The European Central Bank kept interest rates on hold on Thursday and altered its assessment of risks to the economic outlook as investors focus on the ECB possible role in helping Greece avoid default.
“The economic outlook remains subject to high uncertainty and downside risks,” ECB President Mario Dragui said at a press conference in Frankfurt after policy makers left the benchmark interest rate at a record low of 1%.
At stake is whether Greece can complete a private sector deal to reduce its debt by as much as 100 billion Euros and secure a second bailout package that will allow it to pay its bills, key steps toward ending the debt crisis.
The Greek government has reached agreement with political parties on austerity measures required for the 130 billion-Euro bailout package and an announcement from Prime Minister Lucas Papademos office was made late Thursday.
Draghi has been instrumental in easing the turmoil in his first 100 days in office, offering banks unlimited three-year loans and reversing the two rate hikes implemented by his predecessor, Jean Claude Trichet.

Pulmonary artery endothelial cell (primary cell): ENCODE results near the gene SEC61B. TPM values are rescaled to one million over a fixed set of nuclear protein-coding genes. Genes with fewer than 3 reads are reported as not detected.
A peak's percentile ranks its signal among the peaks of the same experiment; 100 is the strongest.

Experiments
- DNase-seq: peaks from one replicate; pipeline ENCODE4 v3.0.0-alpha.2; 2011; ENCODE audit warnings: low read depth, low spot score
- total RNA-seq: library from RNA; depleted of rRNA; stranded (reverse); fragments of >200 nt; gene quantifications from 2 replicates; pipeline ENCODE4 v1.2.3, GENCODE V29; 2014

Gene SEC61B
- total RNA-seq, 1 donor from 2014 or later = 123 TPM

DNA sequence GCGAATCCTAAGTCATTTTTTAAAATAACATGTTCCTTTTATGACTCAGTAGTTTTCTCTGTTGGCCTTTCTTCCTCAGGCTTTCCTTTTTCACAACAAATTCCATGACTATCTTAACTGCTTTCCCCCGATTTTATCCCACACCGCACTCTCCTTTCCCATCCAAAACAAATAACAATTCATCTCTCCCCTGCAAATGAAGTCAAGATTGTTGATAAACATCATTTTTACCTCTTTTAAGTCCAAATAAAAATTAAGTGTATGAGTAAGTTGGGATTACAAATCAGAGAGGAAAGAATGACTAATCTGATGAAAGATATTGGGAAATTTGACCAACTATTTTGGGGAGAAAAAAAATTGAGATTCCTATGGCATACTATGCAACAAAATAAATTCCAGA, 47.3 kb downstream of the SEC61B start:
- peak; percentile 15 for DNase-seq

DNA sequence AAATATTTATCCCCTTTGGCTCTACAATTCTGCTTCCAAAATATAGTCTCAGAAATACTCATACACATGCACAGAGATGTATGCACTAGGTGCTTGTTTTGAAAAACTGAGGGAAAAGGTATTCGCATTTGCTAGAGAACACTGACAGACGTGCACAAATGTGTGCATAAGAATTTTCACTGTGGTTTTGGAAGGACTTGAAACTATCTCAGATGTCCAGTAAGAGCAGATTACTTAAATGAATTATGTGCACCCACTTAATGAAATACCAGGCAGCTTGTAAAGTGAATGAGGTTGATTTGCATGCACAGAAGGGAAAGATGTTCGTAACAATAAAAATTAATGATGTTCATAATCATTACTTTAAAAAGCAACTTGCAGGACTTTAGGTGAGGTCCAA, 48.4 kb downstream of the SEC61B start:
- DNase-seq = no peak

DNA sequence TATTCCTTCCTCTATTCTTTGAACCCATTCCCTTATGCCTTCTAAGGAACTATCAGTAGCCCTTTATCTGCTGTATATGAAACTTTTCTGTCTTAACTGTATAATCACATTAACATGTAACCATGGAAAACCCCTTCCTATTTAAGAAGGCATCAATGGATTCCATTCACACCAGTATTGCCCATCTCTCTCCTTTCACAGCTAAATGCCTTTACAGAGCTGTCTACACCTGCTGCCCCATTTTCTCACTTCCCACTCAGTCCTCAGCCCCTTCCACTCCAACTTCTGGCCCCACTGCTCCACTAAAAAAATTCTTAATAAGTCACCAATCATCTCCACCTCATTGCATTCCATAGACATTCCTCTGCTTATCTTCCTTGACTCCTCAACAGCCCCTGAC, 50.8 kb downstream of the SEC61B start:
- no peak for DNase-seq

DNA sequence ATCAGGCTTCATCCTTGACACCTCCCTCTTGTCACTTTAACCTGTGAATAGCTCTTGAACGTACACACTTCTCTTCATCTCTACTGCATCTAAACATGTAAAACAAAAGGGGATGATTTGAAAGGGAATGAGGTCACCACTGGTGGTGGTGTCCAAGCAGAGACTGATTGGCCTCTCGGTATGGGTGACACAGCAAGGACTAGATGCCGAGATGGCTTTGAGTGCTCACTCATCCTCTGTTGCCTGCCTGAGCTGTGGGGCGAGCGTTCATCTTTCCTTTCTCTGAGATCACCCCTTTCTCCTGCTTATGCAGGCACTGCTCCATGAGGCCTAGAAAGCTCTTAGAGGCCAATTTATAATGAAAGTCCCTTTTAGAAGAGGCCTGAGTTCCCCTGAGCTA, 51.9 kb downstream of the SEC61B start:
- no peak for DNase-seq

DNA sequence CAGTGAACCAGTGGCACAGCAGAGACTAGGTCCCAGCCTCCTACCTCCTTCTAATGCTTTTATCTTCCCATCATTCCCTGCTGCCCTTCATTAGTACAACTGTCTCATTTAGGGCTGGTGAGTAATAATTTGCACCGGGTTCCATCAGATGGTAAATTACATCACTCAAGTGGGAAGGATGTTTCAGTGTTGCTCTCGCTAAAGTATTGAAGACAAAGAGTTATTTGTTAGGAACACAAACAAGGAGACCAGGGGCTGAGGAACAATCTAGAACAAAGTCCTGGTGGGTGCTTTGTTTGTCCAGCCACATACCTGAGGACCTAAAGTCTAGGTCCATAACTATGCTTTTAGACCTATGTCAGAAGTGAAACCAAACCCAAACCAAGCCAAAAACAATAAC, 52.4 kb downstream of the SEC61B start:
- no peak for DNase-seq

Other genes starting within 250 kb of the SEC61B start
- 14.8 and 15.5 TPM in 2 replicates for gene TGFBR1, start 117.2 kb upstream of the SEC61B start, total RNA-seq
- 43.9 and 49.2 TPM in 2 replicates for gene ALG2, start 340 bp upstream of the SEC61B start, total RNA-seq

Premier Lucas Papademos struggled for weeks to unite political parties on the austerity measures needed to secure a second bailout from Euro-area governments, while a deal to write off 70% of the value of bonds held by private investors remains to be finalized.
The ECB has purchased 219 billion Euros of debt-strapped nations’ bonds since May 2010. Between 36 billion Euros and 55 billion Euros are invested in Greek sovereign debt, according to estimates by Barclays Capital and UBS AG.
The ECB is considering selling those bonds to the European Financial Stability Facility at the knock-down price it paid for them, forgoing any profit, two Euro-area officials said late last week. The EFSF could then pass that saving on to Greece or even take a loss on the bonds, helping to alleviate the nation’s debt load without compromising the ECB independence. There are still hurdles to that option, the officials said.
Another course is for Euro-area central banks to give up profits or take losses on Greek bonds in their separate investment portfolios, which are not part of monetary policy operations.
So far, Draghi hasn’t signalled any ECB involvement in a Greek restructuring. Instead, the ECB has focused on warding off a looming credit crunch and encouraging lenders to re-enter sovereign debt markets.
On Dec. 21, it allotted a record 489 billion euros in three-year loans to banks, the first of two such operations. In the run-up to the second offering on Feb. 28, the central bank is finalizing a further broadening of the pool of collateral banks can use to obtain the cash.
European leaders have taken up Draghi’s idea of a “fiscal compact,” agreeing to a treaty that will speed sanctions on high-deficit states and require euro countries to anchor balanced-budget rules in national law.